PHOENIX — A Republican-dominated House panel took the first steps Thursday to kill a referendum drive to force a public vote on changes to state election laws.
HB 2196, approved by the Judiciary Committee on a 4-2 vote, repeals last year’s far-reaching package of changes in election laws pushed through originally by the Republicans.
Rep. Eddie Farnsworth, R-Gilbert, said his legislation does exactly what foes of that law were trying to accomplish when they gathered enough signatures to block the changes pending a public vote.
Democrats, however, suspect something more is afoot than just repealing the changes.
Farnsworth admitted there is no guarantee lawmakers will not just reenact one or more those same provisions once the referendum is swept aside, since some of the changes, particularly relating to early ballots, are needed.
That would force foes to start all over again with one or more petition drives, depending on the number of bills approved re-enacting the disputed provisions.
Thursday’s party-line vote left Democrats on the Judiciary Committee angry over what they see as an end-run around voters.
But they control only 24 of the 60 House seats and 13 of 30 Senate seats, so they need Republican support to keep the Legislature from simply re-enacting much of what the referendum sought to block.
At Thursday’s hearing, Rep. Ethan Orr, R-Tucson, voted for HB 2196 to repeal last year’s law and undo the referendum, saying he would not vote to reinstate any of what was repealed, and promising to try to find other Republicans who are willing to vote the same way.
Orr conceded, though, he represents a “split” district in which there are enough voters of either party to allow election of a Democrat or Republican, unlike many Republicans who are in “safe” districts.
Last year’s measure:
- Limits who can take someone’s early ballot to a polling place.
- Sets up procedures to stop sending early ballots to voters who have not used them.
- Imposes stricter requirements on citizen groups sponsoring initiatives.
- Sharply boosts signature requirements for minor parties to get their legislative and congressional candidates on the ballot.
Opponents got more than 140,000 petition signatures to block the changes until voters could decide whether to ratify or reject them.
Rep. Justin Pierce, R-Mesa, said the problem with the referendum is it became an all-or-nothing proposal.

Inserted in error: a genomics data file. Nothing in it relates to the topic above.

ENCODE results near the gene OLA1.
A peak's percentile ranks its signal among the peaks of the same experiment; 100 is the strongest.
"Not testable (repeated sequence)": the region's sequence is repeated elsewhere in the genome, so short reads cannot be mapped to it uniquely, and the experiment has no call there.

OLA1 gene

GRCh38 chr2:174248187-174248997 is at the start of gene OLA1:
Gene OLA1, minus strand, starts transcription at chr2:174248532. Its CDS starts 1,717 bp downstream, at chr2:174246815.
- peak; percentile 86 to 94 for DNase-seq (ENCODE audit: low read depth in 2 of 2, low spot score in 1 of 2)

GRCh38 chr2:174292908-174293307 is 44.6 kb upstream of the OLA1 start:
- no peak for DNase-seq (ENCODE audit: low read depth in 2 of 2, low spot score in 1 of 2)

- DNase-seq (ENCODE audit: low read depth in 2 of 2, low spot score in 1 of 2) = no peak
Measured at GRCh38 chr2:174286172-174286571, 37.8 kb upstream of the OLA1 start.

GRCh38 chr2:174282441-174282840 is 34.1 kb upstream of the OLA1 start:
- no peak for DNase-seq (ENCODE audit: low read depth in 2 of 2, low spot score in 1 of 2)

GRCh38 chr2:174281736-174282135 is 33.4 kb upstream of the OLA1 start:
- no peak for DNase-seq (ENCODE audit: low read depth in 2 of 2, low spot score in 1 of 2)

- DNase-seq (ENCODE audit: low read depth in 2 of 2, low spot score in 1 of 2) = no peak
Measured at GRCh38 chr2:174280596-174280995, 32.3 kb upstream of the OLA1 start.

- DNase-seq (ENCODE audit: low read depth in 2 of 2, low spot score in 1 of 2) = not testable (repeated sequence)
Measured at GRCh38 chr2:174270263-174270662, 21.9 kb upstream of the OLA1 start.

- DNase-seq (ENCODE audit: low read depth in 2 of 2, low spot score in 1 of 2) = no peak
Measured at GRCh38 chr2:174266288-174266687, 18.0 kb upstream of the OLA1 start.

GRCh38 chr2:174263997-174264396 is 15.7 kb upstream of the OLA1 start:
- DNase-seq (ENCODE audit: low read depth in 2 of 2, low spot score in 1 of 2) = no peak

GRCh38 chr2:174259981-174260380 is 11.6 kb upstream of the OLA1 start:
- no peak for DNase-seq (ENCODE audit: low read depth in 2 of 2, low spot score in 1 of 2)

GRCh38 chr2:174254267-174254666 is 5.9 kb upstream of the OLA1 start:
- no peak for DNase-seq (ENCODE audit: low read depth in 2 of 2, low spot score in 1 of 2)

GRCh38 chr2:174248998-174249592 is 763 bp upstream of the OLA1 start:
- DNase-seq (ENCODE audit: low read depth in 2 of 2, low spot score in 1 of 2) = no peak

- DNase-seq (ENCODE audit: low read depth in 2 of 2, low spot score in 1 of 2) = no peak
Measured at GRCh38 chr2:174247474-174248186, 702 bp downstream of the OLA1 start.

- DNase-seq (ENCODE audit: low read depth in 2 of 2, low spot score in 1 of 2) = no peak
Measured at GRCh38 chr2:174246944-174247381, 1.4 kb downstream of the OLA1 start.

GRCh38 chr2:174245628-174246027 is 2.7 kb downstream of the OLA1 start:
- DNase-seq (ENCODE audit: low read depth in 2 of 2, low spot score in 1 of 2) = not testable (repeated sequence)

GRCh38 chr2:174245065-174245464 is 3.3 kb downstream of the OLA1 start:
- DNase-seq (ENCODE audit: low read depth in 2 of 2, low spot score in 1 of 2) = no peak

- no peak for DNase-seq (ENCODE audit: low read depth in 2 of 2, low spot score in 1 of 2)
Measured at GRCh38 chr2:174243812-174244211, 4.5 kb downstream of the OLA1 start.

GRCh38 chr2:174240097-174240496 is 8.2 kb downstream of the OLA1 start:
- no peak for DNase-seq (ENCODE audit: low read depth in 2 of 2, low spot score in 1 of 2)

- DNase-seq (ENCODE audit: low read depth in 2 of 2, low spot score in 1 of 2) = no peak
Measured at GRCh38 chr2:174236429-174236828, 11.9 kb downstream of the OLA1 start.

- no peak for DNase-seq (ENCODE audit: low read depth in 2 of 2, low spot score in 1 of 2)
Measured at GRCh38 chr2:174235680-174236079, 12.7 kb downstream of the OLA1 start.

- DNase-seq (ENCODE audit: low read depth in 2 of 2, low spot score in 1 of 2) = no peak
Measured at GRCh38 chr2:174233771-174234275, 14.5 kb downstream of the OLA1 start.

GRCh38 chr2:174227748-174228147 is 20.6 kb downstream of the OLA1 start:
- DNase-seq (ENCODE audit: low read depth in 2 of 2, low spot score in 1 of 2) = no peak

He said it may be some who signed the petitions dislike only some of the provisions. Pierce said undoing the referendum puts the issue back “in the hands of the people that are elected to be the will of the voters and to identify what the voters do want.”
But Rep. Martin Quezada, D-Phoenix, said petition organizers could have referred only some sections of last year’s law to the ballot.
“They chose not to do that,” he said.
“They chose to refer the entire thing,” Quezada continued. “So the signatures they collected were statements that they want to vote on the entire bill, not parts of it.”
He said if there were people who liked some of what was in last year’s law they could have chosen not to sign the petitions.
Democrats are not the only ones who opposed last year’s measure and now want to keep the referendum on the ballot. The Libertarian and Green parties, which would have to get far more signatures to get their own legislative and congressional candidates on the ballot, also object.
They contend the move amounts to little more than political opportunism by Republicans to finesse election laws to exclude candidates who may be siphoning off GOP votes.
That conclusion is drawn from Rep. J.D. Mesnard, R-Chandler, publicly admitting, while trying to line up votes for the measure last year, that one goal was to create an easier path for Republican candidates.
Mesnard said it is too easy to “manipulate the outcome of elections by putting third-party candidates on the ballot. ... All they have to do right now is get a dozen or 15 signatures, and on the ballot they go.”
In 2012, Congressional District 1 GOP candidate Jonathan Paton fell short in his bid to oust Democrat Ann Kirkpatrick by 9,180 votes. But Libertarian Kim Allen picked up 15,227 votes — votes Mesnard contended likely would have gone to Paton to help him win.
A similar scenario played out in the newly created CD9, where Democrat Kyrsten Sinema benefited from the presence of a Libertarian candidate.